United States District Court, D. Maryland, Southern Division
GOVERNMENT EMPLOYEES INSURANCE COMPANY d/b/a/ GEICO, Plaintiff,
WHITSERVE LLC, Defendant.
W. Grimm United States District Judge
April 22, 2016 letter addressed to Plaintiff Government
Employees Insurance Company (“GEICO”)'s
General Counsel, Dana Proulx, Defendant WhitServe LLC
(“WhitServe”) accused GEICO of infringing two of
its patents by sending automated emails to customers inviting
them to renew their insurance policies. Letter from Daniel R.
Ferri, Niro Law, to Dana Proulx, General Counsel, GEICO Corp.
1 & attach. (Apr. 22, 2016), Compl. Ex. C., ECF No.
WhitServe offered to license the patents at issue to GEICO.
Id. at 1-2. Rather than respond to the letter, GEICO
filed a Complaint in this Court seeking a declaratory
judgment that it had not infringed WhitServe's patents.
Compl. ¶¶ 28-29, 35-36. WhitServe filed the instant
Motion to Dismiss, in which it argues that this Court lacks
personal jurisdiction over the company. ECF No. 19. The
Motion is fully briefed. Def.'s Mem., ECF No. 19-1;
Pl.'s Opp'n, ECF No. 24; Def.'s Reply, ECF No.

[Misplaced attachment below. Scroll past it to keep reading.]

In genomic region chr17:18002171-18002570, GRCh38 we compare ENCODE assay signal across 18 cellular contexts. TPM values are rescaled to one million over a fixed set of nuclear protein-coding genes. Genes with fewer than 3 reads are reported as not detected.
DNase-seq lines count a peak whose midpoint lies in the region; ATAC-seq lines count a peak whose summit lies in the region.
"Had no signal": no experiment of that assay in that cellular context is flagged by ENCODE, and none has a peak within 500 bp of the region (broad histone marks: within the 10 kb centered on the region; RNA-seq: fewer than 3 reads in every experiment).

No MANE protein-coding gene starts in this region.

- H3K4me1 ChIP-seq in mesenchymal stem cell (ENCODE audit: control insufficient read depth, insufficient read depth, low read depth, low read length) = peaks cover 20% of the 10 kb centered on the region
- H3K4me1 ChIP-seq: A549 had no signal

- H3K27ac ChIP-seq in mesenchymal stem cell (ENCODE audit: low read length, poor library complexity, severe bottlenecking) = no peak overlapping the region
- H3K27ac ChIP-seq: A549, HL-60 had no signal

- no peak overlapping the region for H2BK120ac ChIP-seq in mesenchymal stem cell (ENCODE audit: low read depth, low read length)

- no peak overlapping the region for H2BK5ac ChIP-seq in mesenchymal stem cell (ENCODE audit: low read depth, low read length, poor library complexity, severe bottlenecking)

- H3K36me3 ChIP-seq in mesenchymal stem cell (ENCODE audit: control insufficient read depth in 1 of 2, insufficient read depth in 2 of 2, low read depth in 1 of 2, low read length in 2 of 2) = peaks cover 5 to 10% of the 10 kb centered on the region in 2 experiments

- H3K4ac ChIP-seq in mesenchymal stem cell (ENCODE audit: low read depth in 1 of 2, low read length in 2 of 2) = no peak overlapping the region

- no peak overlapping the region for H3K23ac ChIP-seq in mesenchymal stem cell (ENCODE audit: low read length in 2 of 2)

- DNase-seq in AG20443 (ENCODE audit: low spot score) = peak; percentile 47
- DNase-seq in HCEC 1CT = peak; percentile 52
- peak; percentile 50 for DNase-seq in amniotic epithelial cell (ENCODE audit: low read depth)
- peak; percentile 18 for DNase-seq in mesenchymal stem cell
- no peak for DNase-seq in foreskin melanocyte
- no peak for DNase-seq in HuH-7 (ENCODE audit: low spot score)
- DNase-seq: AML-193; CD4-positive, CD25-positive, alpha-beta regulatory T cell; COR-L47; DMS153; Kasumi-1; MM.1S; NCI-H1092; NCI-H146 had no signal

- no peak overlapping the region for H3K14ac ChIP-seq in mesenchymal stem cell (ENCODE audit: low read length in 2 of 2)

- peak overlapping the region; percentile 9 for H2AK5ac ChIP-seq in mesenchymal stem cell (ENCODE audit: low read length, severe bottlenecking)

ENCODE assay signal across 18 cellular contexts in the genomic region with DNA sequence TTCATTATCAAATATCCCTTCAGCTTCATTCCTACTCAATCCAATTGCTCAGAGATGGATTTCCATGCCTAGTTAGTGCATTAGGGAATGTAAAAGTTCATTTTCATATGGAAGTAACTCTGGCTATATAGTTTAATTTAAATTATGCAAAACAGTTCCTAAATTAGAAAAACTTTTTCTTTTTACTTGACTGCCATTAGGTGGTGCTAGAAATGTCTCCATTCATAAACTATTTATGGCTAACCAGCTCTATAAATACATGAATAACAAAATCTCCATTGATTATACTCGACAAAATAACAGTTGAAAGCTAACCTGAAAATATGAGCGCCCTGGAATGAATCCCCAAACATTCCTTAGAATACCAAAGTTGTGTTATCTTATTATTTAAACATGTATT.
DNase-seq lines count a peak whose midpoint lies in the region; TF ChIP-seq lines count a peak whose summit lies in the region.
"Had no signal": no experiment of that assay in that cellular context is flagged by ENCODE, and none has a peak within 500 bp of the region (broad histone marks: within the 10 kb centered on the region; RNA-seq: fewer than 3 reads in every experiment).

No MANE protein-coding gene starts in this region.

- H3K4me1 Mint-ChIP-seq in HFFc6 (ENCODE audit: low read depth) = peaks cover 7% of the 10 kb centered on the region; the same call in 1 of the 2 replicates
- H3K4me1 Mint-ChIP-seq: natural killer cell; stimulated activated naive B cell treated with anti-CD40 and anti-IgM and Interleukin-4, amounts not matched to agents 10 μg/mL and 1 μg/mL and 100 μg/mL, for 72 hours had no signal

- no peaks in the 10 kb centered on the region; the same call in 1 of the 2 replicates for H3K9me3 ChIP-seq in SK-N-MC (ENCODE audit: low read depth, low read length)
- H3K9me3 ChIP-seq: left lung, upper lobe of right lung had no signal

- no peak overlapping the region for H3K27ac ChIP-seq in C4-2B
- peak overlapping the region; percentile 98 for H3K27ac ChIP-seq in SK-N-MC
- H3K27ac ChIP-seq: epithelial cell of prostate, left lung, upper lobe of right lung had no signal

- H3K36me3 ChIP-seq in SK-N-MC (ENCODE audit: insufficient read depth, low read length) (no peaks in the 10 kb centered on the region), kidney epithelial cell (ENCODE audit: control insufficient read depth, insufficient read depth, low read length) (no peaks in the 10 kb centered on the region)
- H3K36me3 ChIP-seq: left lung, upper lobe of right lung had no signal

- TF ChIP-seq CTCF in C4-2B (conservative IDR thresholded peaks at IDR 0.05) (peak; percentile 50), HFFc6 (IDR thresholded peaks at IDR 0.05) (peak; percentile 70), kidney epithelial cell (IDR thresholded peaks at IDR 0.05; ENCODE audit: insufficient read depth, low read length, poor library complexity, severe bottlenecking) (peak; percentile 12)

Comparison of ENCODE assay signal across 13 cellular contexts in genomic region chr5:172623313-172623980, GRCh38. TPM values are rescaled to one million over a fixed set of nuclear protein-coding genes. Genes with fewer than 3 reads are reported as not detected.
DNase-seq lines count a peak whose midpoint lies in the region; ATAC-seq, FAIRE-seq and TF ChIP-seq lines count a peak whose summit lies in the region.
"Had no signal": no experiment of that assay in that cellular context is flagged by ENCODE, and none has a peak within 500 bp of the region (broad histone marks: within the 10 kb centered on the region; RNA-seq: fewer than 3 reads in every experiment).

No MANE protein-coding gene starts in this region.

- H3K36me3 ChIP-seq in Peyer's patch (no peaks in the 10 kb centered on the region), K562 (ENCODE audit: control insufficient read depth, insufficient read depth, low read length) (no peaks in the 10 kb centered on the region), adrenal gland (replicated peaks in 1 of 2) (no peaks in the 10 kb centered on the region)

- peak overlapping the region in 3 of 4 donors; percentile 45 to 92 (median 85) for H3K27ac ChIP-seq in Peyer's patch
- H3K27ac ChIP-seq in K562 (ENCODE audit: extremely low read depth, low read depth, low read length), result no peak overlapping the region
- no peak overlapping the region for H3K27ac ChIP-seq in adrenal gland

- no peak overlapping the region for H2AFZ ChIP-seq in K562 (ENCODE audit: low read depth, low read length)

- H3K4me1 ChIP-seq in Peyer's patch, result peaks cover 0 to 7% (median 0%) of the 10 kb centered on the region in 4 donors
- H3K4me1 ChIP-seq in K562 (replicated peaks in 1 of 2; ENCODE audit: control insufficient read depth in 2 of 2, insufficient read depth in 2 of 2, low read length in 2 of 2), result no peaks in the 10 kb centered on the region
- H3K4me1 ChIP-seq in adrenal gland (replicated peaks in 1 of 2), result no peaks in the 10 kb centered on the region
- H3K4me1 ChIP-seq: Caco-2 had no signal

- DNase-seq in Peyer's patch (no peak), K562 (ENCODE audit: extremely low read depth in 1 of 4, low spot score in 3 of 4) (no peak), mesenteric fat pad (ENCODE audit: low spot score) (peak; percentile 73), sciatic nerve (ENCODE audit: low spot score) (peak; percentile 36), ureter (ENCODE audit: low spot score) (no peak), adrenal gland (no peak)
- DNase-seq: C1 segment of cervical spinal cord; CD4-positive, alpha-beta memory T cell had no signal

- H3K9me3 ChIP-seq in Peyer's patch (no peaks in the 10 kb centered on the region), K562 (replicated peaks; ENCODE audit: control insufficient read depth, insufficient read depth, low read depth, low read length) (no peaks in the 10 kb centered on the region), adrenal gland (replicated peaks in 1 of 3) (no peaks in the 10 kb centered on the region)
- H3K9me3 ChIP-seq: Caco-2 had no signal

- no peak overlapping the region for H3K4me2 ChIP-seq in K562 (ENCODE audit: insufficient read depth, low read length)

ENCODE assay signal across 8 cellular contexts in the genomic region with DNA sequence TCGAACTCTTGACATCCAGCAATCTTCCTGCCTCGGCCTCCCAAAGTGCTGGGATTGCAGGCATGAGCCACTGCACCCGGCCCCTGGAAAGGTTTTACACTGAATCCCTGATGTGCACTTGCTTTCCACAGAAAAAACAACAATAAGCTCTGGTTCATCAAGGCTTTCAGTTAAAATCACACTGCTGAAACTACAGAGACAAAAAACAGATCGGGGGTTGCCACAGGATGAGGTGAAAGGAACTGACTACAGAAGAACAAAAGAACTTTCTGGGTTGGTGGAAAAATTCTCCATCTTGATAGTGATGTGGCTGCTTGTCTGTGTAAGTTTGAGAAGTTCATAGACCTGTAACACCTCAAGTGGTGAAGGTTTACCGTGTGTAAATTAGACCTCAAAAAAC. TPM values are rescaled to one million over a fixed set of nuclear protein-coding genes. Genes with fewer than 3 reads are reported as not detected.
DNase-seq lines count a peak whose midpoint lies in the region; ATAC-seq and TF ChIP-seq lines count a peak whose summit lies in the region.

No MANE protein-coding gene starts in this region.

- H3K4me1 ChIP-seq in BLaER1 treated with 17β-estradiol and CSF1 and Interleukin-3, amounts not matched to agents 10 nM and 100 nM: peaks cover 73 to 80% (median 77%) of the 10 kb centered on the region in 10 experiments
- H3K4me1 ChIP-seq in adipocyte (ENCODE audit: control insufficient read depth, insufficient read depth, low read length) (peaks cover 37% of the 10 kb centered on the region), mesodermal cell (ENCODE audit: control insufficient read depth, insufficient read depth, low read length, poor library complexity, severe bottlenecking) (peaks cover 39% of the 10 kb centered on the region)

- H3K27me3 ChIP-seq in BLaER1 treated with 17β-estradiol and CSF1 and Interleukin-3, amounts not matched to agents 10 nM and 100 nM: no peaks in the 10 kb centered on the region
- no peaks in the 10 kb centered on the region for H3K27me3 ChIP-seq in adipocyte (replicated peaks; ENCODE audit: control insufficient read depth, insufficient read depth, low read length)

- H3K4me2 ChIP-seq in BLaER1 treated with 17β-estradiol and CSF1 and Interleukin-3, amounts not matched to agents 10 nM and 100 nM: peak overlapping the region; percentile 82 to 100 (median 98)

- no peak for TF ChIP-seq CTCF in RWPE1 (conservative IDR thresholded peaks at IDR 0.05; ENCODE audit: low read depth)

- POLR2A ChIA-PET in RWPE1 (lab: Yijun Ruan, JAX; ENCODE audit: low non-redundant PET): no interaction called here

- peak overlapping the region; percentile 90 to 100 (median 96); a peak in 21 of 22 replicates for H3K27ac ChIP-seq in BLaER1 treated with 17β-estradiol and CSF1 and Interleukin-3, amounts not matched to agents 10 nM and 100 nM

25. Because I find that WhitServe has not engaged in any
activities covered by Maryland's long-arm statute, the
Court lacks personal jurisdiction, and I will therefore grant
defendant challenges this Court's personal jurisdiction
under Fed.R.Civ.P. 12(b)(2), the jurisdictional question
“is to be resolved by the judge, with the burden on the
plaintiff ultimately to prove grounds for jurisdiction by a
preponderance of the evidence.” Fyfe Co., LLC v.
Structural Grp., LLC, No. CCB-13-176, 2013 WL 2370497,
at *2 (D. Md. May 30, 2012) (quoting Carefirst of Md.,
Inc. v. Carefirst Pregnancy Ctrs., Inc., 334 F.3d 390,
396 (4th Cir. 2003)). If the Court considers the operative
Complaint and the parties' briefings but does not conduct
an evidentiary hearing, then “the burden on the
plaintiff is simply to make a prima facie showing of
a sufficient jurisdictional basis in order to survive the
jurisdictional challenge.” In re Celotex
Corp., 124 F.3d 619, 628 (4th Cir. 1997) (quoting
Combs v. Bakker, 886 F.2d 673, 676 (4th Cir.1989));
see also Consulting Eng'rs Corp. v. Geometric
Ltd., 561 F.3d 273, 276 (4th Cir. 2009)). This is the
approach I will take. I “must construe all relevant
pleading allegations in the light most favorable to the
plaintiff, assume credibility, and draw the most favorable
inferences for the existence of jurisdiction.”
Fyfe, 2013 WL 2370497, at *2 (quoting Mylan
Labs., Inc. v. Akzo, N.V., 2 F.3d 56, 62 (4th Cir. 1993)
(citation and quotation marks omitted)); see also Mitrano
v. Hawes, 377 F.3d 402, 406 (4th Cir. 2004). Yet, I
“need not ‘credit conclusory allegations or draw
farfetched inferences.' ” Tharp v. Colao,
No. WDQ-11-3202, 2012 WL 1999484, at *1 (D. Md. June 1, 2012)
(quoting Masselli & Lane, PC v. Miller & Schuh,
PA, No. 99-2440, 2000 WL 691100, at *1 (4th Cir. May 30,
Fed.R.Civ.P. 4(k)(1)(A), a federal court may exercise
personal jurisdiction over a nonresident defendant such as
WhitServe if (1) doing so comports with the Fourteenth